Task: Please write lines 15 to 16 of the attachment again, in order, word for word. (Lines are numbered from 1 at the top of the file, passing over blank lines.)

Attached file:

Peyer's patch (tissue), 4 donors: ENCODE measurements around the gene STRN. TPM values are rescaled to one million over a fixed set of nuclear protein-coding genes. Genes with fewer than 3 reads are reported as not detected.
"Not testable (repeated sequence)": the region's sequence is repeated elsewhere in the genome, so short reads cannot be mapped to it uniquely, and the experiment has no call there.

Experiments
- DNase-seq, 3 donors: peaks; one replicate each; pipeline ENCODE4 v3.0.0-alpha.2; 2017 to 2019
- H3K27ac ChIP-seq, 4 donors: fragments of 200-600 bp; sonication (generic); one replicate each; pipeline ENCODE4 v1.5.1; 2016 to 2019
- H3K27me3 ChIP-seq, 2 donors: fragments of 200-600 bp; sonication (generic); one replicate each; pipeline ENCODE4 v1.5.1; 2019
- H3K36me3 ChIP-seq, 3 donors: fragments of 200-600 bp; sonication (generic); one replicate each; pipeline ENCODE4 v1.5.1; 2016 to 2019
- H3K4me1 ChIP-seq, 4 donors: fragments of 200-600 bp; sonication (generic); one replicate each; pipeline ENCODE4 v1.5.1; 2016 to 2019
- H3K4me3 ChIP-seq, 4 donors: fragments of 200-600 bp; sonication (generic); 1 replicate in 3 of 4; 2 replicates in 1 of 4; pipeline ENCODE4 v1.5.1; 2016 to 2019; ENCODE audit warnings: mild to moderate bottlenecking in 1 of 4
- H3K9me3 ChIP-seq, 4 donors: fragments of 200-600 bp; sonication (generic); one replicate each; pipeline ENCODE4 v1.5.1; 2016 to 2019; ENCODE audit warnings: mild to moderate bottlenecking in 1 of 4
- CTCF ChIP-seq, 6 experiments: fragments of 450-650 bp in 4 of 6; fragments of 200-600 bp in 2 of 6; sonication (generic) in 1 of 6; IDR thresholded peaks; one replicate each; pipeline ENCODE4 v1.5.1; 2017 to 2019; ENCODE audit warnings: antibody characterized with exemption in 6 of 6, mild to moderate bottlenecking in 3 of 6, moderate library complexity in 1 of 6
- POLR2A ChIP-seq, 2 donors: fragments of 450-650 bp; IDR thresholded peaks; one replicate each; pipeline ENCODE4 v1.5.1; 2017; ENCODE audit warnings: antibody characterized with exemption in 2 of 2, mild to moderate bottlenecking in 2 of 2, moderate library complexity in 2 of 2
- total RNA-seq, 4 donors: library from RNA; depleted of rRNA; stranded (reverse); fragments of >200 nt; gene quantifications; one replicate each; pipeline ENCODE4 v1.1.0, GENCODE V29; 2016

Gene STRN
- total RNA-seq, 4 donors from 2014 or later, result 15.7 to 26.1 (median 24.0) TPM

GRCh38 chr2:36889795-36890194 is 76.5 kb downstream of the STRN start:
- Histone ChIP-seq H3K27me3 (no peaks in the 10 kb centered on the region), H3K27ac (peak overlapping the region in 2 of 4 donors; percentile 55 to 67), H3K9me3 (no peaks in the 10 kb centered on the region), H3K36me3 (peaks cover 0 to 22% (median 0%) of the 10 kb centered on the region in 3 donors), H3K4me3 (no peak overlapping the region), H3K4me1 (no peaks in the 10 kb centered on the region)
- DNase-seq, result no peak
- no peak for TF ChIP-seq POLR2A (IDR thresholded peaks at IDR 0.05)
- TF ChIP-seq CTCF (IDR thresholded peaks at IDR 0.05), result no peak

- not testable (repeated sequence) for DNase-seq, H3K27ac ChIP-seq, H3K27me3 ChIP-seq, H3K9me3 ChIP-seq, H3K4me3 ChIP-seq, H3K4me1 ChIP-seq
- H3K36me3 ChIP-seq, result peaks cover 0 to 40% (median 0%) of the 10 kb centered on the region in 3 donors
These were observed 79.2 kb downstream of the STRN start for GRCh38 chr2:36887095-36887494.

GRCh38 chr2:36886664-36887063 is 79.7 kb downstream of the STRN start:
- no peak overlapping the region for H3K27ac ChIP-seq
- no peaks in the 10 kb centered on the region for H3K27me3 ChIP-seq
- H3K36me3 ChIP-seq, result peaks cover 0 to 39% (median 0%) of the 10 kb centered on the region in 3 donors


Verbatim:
- total RNA-seq, 4 donors from 2014 or later, result 15.7 to 26.1 (median 24.0) TPM

GRCh38 chr2:36889795-36890194 is 76.5 kb downstream of the STRN start: